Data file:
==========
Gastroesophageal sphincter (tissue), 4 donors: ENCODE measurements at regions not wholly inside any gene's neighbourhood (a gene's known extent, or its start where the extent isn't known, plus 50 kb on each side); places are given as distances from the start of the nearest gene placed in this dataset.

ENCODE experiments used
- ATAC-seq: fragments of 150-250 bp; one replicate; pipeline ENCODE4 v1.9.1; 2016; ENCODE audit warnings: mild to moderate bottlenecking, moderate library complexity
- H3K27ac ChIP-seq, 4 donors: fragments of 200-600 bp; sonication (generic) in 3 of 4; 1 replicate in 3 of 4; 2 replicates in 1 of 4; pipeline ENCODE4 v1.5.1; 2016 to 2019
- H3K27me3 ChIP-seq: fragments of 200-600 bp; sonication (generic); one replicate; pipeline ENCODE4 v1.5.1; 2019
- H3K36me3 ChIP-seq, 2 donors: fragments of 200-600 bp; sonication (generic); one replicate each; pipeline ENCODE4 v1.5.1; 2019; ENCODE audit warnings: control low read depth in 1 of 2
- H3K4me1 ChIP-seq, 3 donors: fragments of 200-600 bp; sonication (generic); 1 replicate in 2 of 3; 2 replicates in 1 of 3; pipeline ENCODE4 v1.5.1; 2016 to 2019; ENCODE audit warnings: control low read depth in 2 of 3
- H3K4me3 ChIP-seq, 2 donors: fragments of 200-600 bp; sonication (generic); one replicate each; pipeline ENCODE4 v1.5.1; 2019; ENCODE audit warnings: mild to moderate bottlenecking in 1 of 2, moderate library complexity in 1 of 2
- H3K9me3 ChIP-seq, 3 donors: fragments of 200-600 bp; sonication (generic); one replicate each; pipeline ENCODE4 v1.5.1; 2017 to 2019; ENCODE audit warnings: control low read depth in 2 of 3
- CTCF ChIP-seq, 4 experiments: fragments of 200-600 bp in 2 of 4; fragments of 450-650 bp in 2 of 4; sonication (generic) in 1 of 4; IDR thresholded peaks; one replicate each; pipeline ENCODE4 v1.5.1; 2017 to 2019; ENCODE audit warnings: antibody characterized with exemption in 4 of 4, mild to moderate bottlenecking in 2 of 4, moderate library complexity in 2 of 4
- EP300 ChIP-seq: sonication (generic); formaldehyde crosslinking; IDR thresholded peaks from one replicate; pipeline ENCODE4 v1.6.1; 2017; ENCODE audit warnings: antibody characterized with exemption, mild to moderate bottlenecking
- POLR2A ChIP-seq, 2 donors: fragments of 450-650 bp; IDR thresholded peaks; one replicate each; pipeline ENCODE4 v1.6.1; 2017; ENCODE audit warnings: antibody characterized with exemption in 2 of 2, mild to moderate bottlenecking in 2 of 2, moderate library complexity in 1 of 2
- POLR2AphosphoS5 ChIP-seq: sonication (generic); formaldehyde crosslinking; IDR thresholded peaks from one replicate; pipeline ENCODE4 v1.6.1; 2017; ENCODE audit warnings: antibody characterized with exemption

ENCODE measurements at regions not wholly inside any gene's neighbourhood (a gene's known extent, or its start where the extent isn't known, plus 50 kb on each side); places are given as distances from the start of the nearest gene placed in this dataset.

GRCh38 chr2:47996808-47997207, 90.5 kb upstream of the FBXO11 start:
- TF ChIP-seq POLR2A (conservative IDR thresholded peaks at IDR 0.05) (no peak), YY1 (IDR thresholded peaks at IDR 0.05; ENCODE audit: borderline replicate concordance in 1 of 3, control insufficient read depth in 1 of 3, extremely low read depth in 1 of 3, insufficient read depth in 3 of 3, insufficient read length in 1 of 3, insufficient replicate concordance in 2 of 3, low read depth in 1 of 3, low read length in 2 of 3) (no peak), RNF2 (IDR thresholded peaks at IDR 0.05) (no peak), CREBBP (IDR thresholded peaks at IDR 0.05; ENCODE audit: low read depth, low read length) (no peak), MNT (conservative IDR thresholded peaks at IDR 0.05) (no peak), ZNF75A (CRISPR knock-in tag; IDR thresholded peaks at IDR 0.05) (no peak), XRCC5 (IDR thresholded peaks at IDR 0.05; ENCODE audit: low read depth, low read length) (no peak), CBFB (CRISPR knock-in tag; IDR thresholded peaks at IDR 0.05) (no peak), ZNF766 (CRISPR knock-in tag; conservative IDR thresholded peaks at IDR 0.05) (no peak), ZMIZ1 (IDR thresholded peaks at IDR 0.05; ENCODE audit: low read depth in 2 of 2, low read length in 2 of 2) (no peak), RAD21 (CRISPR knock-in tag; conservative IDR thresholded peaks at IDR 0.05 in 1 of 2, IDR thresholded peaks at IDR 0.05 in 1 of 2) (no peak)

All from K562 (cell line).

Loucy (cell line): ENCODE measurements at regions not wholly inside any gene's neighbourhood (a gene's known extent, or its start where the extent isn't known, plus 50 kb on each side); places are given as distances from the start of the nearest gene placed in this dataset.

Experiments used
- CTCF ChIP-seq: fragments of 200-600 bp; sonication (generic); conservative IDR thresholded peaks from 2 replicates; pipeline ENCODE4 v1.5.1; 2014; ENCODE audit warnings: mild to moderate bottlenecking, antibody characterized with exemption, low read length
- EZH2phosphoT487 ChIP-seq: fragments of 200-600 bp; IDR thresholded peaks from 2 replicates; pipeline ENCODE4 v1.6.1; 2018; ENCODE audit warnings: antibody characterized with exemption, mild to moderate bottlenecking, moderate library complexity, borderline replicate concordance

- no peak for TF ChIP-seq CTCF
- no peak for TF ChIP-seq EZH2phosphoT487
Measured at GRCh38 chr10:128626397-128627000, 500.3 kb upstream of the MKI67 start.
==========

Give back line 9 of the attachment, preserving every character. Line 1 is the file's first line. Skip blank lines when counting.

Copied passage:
- H3K9me3 ChIP-seq, 3 donors: fragments of 200-600 bp; sonication (generic); one replicate each; pipeline ENCODE4 v1.5.1; 2017 to 2019; ENCODE audit warnings: control low read depth in 2 of 3